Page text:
NU fund-raiser an uplifting experience |

NU fund-raiser an uplifting experience

Eileen JoyceChristian Carlson, a junior, lifts his personal best of 240 pounds Monday at Nevada Union High School.
ALL | GrassValleyArchive

Two words to those who hoped to encourage next year’s crop of Miner football players to new heights.

It worked.

Monday night, approximately 75 football players for next year’s Nevada Union varsity and junior varsity football programs hit the weights hard as part of the annual Lift-a-thon fund-raiser for the football program at the Ali Gym on campus.

Juniors and sophomores, in essence next year’s varsity team, took turns lifting incremental amounts of weights using the Olympic clean style. Freshman, basically next year’s junior varsity team, spent their time during the Lift-a-thon doing bench presses.

Numerous personal bests were set as the football players lifted in front of an audience of approximately 100 people. Ron Speightes set a new program record, clean lifting 300 pounds.

Corey Holland, a sophomore who started on last fall’s junior varsity team, eclipsed his previous high of 250 pounds in the clean with a lift of 265 pounds Monday night.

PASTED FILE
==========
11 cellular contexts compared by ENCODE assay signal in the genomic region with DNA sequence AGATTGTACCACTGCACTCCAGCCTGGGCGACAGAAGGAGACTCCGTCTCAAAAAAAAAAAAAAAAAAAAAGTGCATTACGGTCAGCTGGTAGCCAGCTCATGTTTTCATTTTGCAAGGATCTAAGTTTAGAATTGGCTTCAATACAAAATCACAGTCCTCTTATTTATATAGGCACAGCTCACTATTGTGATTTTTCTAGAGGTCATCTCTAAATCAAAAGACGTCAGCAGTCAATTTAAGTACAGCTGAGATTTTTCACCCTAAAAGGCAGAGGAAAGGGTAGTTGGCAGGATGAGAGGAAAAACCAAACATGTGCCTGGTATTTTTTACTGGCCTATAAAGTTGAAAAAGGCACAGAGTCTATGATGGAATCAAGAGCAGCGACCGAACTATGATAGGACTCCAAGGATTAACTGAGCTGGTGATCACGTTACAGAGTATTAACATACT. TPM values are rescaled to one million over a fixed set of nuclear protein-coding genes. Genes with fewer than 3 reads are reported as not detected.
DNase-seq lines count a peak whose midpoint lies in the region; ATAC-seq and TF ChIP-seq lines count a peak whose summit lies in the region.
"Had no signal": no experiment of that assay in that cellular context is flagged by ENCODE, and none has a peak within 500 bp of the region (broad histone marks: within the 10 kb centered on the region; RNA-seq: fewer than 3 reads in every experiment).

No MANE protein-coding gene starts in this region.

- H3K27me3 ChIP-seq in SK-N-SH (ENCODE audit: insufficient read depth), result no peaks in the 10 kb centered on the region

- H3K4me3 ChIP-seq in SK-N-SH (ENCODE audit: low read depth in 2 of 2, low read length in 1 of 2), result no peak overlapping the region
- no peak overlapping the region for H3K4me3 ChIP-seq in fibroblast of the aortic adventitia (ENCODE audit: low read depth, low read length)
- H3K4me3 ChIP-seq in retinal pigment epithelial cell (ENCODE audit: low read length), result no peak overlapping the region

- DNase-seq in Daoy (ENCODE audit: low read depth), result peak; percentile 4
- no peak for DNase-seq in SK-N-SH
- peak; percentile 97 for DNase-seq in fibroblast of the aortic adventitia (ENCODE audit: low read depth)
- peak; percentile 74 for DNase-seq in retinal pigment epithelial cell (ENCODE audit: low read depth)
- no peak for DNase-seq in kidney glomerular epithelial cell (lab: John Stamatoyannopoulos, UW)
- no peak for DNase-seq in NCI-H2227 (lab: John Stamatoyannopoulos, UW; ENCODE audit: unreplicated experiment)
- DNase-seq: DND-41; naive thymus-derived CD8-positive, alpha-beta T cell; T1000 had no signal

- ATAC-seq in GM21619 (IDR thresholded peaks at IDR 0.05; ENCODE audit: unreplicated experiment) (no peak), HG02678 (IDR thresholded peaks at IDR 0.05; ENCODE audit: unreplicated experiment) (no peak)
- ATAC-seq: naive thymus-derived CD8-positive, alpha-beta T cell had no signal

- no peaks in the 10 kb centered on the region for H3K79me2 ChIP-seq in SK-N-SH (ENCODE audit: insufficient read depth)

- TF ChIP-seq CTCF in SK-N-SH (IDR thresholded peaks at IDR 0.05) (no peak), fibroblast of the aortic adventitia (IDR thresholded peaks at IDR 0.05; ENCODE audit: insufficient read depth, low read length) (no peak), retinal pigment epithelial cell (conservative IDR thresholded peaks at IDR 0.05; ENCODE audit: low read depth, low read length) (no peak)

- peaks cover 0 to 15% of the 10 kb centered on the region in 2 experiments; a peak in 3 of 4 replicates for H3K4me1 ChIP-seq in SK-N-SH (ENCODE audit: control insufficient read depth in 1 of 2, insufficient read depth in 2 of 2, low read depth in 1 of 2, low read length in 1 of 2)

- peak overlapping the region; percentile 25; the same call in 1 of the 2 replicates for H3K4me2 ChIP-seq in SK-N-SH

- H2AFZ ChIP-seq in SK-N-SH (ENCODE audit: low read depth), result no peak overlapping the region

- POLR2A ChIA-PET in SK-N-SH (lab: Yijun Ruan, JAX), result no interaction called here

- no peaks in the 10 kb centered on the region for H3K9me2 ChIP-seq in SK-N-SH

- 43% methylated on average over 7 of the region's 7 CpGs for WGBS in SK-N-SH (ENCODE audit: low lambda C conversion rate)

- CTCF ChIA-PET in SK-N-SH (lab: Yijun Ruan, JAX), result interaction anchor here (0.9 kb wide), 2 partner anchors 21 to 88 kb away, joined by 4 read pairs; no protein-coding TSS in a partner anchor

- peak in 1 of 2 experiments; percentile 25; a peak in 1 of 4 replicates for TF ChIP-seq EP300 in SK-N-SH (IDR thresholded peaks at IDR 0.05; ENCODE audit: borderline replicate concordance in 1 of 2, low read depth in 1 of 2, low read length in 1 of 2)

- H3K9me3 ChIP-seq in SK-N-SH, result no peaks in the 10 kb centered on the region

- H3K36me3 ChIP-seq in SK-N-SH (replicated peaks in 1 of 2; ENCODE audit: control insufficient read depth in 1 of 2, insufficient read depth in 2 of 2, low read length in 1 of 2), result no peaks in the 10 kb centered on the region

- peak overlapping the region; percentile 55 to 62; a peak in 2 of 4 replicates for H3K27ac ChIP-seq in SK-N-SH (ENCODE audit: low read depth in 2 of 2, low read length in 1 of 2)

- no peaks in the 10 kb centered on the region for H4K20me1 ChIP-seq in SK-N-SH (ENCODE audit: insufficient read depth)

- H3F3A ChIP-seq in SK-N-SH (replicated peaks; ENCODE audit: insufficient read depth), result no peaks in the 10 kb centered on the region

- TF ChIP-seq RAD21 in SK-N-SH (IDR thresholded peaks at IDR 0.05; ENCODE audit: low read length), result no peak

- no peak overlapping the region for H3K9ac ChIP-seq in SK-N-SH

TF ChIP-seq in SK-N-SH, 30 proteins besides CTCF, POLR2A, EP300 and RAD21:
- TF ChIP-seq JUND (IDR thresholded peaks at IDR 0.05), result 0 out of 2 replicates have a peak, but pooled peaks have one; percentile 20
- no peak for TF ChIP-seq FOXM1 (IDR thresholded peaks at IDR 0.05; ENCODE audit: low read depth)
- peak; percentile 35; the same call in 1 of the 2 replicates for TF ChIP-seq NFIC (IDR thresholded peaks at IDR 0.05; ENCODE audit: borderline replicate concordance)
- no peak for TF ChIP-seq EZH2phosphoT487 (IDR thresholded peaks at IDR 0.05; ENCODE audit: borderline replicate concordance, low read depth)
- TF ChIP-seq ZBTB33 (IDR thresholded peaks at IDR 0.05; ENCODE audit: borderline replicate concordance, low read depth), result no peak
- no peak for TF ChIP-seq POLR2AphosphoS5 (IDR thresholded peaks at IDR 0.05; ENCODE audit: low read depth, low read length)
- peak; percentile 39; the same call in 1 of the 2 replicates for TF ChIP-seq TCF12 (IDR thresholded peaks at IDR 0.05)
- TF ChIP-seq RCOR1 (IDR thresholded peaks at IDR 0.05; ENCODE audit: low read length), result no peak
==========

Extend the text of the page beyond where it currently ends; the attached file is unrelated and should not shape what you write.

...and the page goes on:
“With everybody on the team watching you, and people in the stands watching you, there is a lot of adrenaline,” said Holland.

The progress the football players have shown since January is dramatic. According to varsity head coach Dave Humphers, only seven members of next year’s varsity football team were able to clean lift in excess of 200 pounds in January. Monday, Humphers estimated that more than 40 players cleaned more than 200 pounds.

The same eye-popping progress could be found in vertical leaps that were measured Monday night as well. According to Humphers, two players had vertical leaps of more than 30 inches at the beginning of 2002, but on Monday that number had grown to 16.

“This was a big test for the players tonight,” Humphers said. “I’m really excited at how much progress has been made by the players since January. Leaping more than 30 inches is an indicator of a true athlete. It has been exciting to see how much strength and explosiveness these athletes have.”

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